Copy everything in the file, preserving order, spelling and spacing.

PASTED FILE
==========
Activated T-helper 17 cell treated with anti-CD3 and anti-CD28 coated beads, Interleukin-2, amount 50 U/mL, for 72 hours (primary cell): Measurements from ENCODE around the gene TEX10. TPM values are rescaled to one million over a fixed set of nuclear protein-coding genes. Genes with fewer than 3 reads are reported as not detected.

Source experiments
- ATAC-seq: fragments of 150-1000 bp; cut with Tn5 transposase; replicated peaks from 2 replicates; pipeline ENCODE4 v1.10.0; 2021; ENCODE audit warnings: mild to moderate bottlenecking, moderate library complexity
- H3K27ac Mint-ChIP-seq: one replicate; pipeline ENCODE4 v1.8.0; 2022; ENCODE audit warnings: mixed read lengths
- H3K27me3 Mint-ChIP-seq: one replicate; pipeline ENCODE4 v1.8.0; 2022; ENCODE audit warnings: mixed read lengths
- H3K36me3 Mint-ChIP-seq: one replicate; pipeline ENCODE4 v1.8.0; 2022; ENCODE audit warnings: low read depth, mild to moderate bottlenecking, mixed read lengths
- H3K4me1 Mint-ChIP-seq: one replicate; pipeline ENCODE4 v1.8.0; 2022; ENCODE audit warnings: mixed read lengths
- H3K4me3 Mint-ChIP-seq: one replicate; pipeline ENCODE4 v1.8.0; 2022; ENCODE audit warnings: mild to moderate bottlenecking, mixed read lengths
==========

Activated T-helper 17 cell treated with anti-CD3 and anti-CD28 coated beads, Interleukin-2, amount 50 U/mL, for 72 hours (primary cell): Measurements from ENCODE around the gene TEX10. TPM values are rescaled to one million over a fixed set of nuclear protein-coding genes. Genes with fewer than 3 reads are reported as not detected.

Source experiments
- ATAC-seq: fragments of 150-1000 bp; cut with Tn5 transposase; replicated peaks from 2 replicates; pipeline ENCODE4 v1.10.0; 2021; ENCODE audit warnings: mild to moderate bottlenecking, moderate library complexity
- H3K27ac Mint-ChIP-seq: one replicate; pipeline ENCODE4 v1.8.0; 2022; ENCODE audit warnings: mixed read lengths
- H3K27me3 Mint-ChIP-seq: one replicate; pipeline ENCODE4 v1.8.0; 2022; ENCODE audit warnings: mixed read lengths
- H3K36me3 Mint-ChIP-seq: one replicate; pipeline ENCODE4 v1.8.0; 2022; ENCODE audit warnings: low read depth, mild to moderate bottlenecking, mixed read lengths
- H3K4me1 Mint-ChIP-seq: one replicate; pipeline ENCODE4 v1.8.0; 2022; ENCODE audit warnings: mixed read lengths
- H3K4me3 Mint-ChIP-seq: one replicate; pipeline ENCODE4 v1.8.0; 2022; ENCODE audit warnings: mild to moderate bottlenecking, mixed read lengths